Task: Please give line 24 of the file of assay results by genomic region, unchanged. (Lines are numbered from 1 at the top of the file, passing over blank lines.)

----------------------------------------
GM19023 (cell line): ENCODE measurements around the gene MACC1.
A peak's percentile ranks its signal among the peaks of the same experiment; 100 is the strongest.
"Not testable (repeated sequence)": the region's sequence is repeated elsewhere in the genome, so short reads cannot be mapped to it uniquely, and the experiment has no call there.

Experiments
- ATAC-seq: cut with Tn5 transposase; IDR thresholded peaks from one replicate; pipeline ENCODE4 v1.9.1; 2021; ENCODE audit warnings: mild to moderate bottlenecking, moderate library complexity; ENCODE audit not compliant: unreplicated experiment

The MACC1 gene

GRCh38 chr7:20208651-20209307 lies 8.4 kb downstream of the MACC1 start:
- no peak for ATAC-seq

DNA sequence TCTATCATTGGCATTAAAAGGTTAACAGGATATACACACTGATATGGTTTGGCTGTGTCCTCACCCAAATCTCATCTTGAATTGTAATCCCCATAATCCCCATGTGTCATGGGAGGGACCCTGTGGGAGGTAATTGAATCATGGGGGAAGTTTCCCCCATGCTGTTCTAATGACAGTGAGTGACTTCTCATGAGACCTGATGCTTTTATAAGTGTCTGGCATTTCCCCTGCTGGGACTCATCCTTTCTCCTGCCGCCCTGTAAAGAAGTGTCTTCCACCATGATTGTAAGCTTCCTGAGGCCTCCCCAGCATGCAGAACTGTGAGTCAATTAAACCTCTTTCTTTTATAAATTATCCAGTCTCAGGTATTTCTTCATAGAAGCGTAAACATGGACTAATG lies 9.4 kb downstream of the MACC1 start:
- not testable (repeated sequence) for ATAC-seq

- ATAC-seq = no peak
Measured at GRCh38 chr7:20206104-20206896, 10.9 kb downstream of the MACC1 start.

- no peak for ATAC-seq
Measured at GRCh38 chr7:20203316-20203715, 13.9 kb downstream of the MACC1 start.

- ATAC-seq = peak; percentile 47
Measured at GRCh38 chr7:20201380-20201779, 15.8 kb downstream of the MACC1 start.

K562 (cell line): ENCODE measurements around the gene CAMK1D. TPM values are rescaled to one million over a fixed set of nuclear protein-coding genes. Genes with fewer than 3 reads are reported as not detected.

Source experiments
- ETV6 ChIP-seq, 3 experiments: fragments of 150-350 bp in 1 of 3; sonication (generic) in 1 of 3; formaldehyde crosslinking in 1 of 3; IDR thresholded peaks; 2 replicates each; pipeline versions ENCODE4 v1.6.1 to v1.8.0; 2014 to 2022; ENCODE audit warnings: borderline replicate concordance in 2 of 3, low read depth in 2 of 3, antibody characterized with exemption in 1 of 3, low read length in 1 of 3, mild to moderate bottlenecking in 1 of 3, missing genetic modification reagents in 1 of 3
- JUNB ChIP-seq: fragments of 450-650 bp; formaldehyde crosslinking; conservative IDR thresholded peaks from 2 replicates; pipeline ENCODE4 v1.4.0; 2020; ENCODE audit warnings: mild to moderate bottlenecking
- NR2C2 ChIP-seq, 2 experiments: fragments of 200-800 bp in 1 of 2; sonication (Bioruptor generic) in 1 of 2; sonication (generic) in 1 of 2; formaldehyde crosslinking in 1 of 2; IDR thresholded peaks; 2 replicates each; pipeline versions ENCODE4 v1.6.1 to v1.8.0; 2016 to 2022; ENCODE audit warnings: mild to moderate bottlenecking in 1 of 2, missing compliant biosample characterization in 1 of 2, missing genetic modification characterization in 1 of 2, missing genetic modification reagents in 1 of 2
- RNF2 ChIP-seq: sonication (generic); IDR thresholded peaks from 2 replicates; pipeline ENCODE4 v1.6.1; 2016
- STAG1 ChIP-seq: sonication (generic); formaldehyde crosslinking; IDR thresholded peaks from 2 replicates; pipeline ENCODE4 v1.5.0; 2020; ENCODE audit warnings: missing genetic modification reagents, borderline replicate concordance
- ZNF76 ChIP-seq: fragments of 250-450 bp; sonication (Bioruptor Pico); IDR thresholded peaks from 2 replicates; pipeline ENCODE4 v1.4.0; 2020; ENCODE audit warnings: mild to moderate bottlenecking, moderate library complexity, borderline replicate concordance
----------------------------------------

- ZNF76 ChIP-seq: fragments of 250-450 bp; sonication (Bioruptor Pico); IDR thresholded peaks from 2 replicates; pipeline ENCODE4 v1.4.0; 2020; ENCODE audit warnings: mild to moderate bottlenecking, moderate library complexity, borderline replicate concordance